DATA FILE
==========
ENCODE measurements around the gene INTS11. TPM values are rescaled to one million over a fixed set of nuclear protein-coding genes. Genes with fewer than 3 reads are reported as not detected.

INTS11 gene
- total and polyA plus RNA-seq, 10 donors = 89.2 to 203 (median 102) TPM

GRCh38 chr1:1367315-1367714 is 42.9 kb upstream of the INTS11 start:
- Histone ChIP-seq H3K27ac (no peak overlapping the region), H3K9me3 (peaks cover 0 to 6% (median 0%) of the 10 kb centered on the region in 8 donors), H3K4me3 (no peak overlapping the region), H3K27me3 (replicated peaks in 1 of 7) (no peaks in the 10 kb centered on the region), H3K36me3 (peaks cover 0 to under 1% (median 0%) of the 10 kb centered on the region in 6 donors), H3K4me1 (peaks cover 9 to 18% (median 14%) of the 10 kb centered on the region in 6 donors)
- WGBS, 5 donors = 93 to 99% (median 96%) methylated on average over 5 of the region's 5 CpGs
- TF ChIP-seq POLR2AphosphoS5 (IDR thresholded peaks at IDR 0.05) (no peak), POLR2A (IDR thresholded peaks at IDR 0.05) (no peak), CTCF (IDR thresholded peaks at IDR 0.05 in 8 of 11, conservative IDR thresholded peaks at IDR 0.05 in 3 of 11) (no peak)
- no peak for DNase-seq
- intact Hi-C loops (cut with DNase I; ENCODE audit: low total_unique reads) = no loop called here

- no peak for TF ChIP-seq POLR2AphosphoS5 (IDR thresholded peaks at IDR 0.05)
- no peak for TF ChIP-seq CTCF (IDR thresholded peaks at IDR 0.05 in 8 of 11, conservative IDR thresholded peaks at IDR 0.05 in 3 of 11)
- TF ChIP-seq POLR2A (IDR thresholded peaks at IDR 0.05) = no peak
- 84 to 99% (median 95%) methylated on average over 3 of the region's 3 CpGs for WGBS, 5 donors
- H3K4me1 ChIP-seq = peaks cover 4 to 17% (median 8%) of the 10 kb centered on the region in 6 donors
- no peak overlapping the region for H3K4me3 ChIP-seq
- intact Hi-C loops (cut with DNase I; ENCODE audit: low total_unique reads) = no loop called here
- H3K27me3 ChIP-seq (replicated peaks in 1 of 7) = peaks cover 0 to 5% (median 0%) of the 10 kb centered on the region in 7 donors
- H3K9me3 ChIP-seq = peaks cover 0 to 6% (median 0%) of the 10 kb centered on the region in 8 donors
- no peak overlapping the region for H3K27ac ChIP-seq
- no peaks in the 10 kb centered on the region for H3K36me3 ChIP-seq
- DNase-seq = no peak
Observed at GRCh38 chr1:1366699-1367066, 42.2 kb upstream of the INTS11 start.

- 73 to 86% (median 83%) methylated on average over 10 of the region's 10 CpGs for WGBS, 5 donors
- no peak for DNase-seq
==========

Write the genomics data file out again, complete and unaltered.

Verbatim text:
ENCODE measurements around the gene INTS11. TPM values are rescaled to one million over a fixed set of nuclear protein-coding genes. Genes with fewer than 3 reads are reported as not detected.

INTS11 gene
- total and polyA plus RNA-seq, 10 donors = 89.2 to 203 (median 102) TPM

GRCh38 chr1:1367315-1367714 is 42.9 kb upstream of the INTS11 start:
- Histone ChIP-seq H3K27ac (no peak overlapping the region), H3K9me3 (peaks cover 0 to 6% (median 0%) of the 10 kb centered on the region in 8 donors), H3K4me3 (no peak overlapping the region), H3K27me3 (replicated peaks in 1 of 7) (no peaks in the 10 kb centered on the region), H3K36me3 (peaks cover 0 to under 1% (median 0%) of the 10 kb centered on the region in 6 donors), H3K4me1 (peaks cover 9 to 18% (median 14%) of the 10 kb centered on the region in 6 donors)
- WGBS, 5 donors = 93 to 99% (median 96%) methylated on average over 5 of the region's 5 CpGs
- TF ChIP-seq POLR2AphosphoS5 (IDR thresholded peaks at IDR 0.05) (no peak), POLR2A (IDR thresholded peaks at IDR 0.05) (no peak), CTCF (IDR thresholded peaks at IDR 0.05 in 8 of 11, conservative IDR thresholded peaks at IDR 0.05 in 3 of 11) (no peak)
- no peak for DNase-seq
- intact Hi-C loops (cut with DNase I; ENCODE audit: low total_unique reads) = no loop called here

- no peak for TF ChIP-seq POLR2AphosphoS5 (IDR thresholded peaks at IDR 0.05)
- no peak for TF ChIP-seq CTCF (IDR thresholded peaks at IDR 0.05 in 8 of 11, conservative IDR thresholded peaks at IDR 0.05 in 3 of 11)
- TF ChIP-seq POLR2A (IDR thresholded peaks at IDR 0.05) = no peak
- 84 to 99% (median 95%) methylated on average over 3 of the region's 3 CpGs for WGBS, 5 donors
- H3K4me1 ChIP-seq = peaks cover 4 to 17% (median 8%) of the 10 kb centered on the region in 6 donors
- no peak overlapping the region for H3K4me3 ChIP-seq
- intact Hi-C loops (cut with DNase I; ENCODE audit: low total_unique reads) = no loop called here
- H3K27me3 ChIP-seq (replicated peaks in 1 of 7) = peaks cover 0 to 5% (median 0%) of the 10 kb centered on the region in 7 donors
- H3K9me3 ChIP-seq = peaks cover 0 to 6% (median 0%) of the 10 kb centered on the region in 8 donors
- no peak overlapping the region for H3K27ac ChIP-seq
- no peaks in the 10 kb centered on the region for H3K36me3 ChIP-seq
- DNase-seq = no peak
Observed at GRCh38 chr1:1366699-1367066, 42.2 kb upstream of the INTS11 start.

- 73 to 86% (median 83%) methylated on average over 10 of the region's 10 CpGs for WGBS, 5 donors
- no peak for DNase-seq